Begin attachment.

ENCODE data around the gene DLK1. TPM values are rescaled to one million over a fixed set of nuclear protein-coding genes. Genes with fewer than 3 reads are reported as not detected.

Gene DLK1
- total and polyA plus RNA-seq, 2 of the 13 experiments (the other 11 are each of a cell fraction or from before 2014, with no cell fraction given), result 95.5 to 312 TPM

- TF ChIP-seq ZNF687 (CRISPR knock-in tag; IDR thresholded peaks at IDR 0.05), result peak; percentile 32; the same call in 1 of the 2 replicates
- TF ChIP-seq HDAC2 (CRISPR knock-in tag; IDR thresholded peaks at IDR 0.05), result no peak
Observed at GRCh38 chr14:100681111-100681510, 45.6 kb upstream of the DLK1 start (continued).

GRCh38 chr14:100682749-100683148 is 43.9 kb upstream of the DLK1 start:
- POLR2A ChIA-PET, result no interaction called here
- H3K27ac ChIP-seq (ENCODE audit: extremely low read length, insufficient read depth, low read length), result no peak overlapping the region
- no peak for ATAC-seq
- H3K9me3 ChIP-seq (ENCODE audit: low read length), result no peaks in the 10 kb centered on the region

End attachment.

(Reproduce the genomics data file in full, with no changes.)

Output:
ENCODE data around the gene DLK1. TPM values are rescaled to one million over a fixed set of nuclear protein-coding genes. Genes with fewer than 3 reads are reported as not detected.

Gene DLK1
- total and polyA plus RNA-seq, 2 of the 13 experiments (the other 11 are each of a cell fraction or from before 2014, with no cell fraction given), result 95.5 to 312 TPM

- TF ChIP-seq ZNF687 (CRISPR knock-in tag; IDR thresholded peaks at IDR 0.05), result peak; percentile 32; the same call in 1 of the 2 replicates
- TF ChIP-seq HDAC2 (CRISPR knock-in tag; IDR thresholded peaks at IDR 0.05), result no peak
Observed at GRCh38 chr14:100681111-100681510, 45.6 kb upstream of the DLK1 start (continued).

GRCh38 chr14:100682749-100683148 is 43.9 kb upstream of the DLK1 start:
- POLR2A ChIA-PET, result no interaction called here
- H3K27ac ChIP-seq (ENCODE audit: extremely low read length, insufficient read depth, low read length), result no peak overlapping the region
- no peak for ATAC-seq
- H3K9me3 ChIP-seq (ENCODE audit: low read length), result no peaks in the 10 kb centered on the region